Mar 23, 2006

Center Cities

(Chicago, IL) It has been quite some time since I have walked in the busy downtown district of a major American city. When I have traveled in the recent past to a large city, it has been to a place like Detroit, which lacks a vibrant commercial and retail environment in its downtown business district.

While attending a composition conference at the Palmer House Hilton in Chicago I took an hour to walk around the central business district. What an amazing sight it is to see many thousands of people shopping, running errands, and carrying on the business of the Windy City.

In a two-block square area with the Palmer House as the epicenter, I counted over 30 restaurants, 18 clothing stores, three drug stores, two theaters, and a grocery store. I also saw a half-dozen bars, a tobacconist, several jewelers, and a toupee boutique.

This list is just what I remember from a cursory parsing of my memory. Chicago’s panhandlers, too, are quite numerous, though I might add that they tend toward the unobtrusive. Toledo’s pedestrian financial solicitors, in the main, are more aggressive in their pursuit of alms; perhaps this is a function of the limited foot traffic in the Glass City.

This is also in stark contrast with the city in which I live: Toledo, Ohio. There are precious few retail establishments in the downtown area, as Toledoans have been trained to become mall denizens. Restaurants and bars thrive only when there is an event downtown, such as a Mud Hens game or a concert.

Admittedly Chicago is a bigger city than Toledo or even Detroit. Chicagoans, however, have actively worked to invest and improve their downtown business district, and view it as the very heart of the region.

Cities like Toledo and Detroit have not been able to create the sense of social necessity for their respective central cores. Suburban voices can often be heard agitating for urban devolution, or at least, allowing urban cores to die.

Walking around downtown Chicago, I could sense the civic pride in a vibrant downtown, and I paused to dream of a day when cities like Toledo can once again embrace a healthy downtown business district.


Stephanie said...

My city is currently endeavoring a downtown renovation project. It's controversial and takes a lot of effort and commitment, but imo is well-worth it. Having successful businesses running well downtown revitalizes an area that would otherwise go ignored in our area.

Calico Jack said...

stephanie: What's your city?

When I was about 14 or so I was downtown, waiting for a bus. A panhandler told me his pitable story, so I sorted through my change. I had forty cents to my name; Thirtyfive was earmarked for the bus. I gave the man a nickel, for which I got a dirty look and a sullen thanks. Well, it was all I could spare and still make it home.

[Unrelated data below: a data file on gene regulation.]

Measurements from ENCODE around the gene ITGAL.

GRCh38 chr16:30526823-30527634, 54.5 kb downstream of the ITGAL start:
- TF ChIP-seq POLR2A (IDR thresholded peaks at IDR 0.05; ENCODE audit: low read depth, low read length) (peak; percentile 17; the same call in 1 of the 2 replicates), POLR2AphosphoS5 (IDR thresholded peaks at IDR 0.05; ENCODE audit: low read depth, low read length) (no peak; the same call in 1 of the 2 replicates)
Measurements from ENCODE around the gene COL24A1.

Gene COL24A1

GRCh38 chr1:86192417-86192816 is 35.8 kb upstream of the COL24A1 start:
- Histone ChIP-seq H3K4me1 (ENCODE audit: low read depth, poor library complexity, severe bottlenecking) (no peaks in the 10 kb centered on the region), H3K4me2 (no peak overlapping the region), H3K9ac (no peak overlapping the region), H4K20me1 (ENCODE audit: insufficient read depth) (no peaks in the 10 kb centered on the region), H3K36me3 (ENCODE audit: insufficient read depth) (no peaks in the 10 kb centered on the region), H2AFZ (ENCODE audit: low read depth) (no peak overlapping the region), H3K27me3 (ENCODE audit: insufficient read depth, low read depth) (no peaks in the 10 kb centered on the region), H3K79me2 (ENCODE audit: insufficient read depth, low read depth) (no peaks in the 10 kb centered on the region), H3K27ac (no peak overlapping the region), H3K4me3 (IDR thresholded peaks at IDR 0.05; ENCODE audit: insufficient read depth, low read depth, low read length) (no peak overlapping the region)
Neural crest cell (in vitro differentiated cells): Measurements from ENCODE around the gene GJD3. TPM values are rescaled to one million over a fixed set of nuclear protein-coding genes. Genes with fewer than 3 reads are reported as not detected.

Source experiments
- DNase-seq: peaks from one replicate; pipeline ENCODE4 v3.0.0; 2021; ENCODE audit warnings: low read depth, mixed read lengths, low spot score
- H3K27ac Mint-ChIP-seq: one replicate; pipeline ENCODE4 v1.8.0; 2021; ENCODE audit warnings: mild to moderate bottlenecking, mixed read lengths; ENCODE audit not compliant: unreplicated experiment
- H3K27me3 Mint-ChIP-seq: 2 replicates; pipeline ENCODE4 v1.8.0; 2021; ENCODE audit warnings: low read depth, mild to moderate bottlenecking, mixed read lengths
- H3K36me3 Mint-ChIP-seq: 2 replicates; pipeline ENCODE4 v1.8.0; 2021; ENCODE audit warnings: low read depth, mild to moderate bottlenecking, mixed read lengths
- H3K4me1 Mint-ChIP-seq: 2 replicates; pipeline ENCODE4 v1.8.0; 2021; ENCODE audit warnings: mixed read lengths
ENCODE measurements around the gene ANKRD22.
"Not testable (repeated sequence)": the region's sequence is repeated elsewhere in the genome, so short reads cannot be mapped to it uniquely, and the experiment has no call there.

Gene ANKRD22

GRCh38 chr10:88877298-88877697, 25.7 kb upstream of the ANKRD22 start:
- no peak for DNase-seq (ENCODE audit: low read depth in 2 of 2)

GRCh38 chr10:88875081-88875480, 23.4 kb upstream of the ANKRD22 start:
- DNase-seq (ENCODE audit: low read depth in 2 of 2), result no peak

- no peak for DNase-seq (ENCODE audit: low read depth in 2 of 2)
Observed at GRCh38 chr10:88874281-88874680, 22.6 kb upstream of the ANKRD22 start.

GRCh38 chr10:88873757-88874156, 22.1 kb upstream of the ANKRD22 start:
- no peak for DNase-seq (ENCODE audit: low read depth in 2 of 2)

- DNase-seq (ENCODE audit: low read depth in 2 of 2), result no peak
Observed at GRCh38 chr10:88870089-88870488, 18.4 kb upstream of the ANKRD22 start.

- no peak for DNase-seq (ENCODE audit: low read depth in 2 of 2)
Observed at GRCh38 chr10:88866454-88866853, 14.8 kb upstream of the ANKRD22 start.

I was pretty naive back then. I think the last time I offered a few bucks it was to buy a homeless man breakfast.

historymike said...

A panhandler has to catch me on the right day, Jack.

I am more inclined to toss some change to the quiet guy with a tin can than I am the aggressive "Hey-man-can-you-help-me-out" types.

I will also toss money to any musicians playing for dough - that seems like a more worthy form of behavior, because you at least get a moment's worth of entertainment.

Don said...

Does anyone have an opinion on the proposal to move UT's law school downtown? The idea is to rennovate the Berdan building across from 5/3 Field. I think it's a great idea that would bring a lot of young, talented people right into the heart of the city. It'd help the restaurants (and bars!), too. And, it's one less big empty building.

Stephanie said...

Sorry, Calico Jack, due to the behavioral patterns of some of Historymike's more nefarious visitors I will not answer that question on this site.

As for panhandling...

When my husband and I were newly married and living in Milwaukee (we do not live there currently, thank God!) we were walking home from the grocery store. A guy asked us for some money so he could buy something to eat. We said we couldn't do that, but our apartment was a block away and we were about to cook dinner. He was welcome to join us. He refused and asked us if we had any smokes, which we didn't.

Mr. Schwartz said...

Detroit is probably the worst major city when it comes to their downtown area for attracting tourist.

Baltimore, Philadelphia, & Atlanta all have really good portions of downtown that attract visitors but the other parts of those cities are a no-enter zone.

Another downtown area I remember being unfriendly was Youngstown, Ohio. Probably looks the way it did in 1920.

My favorite larger city has always been Denver.

Lloyd said...

Chicago is a neat town. I like the Cheescake Factory or some good Chicago style pizza.

I think the name of the most popular one is Gino's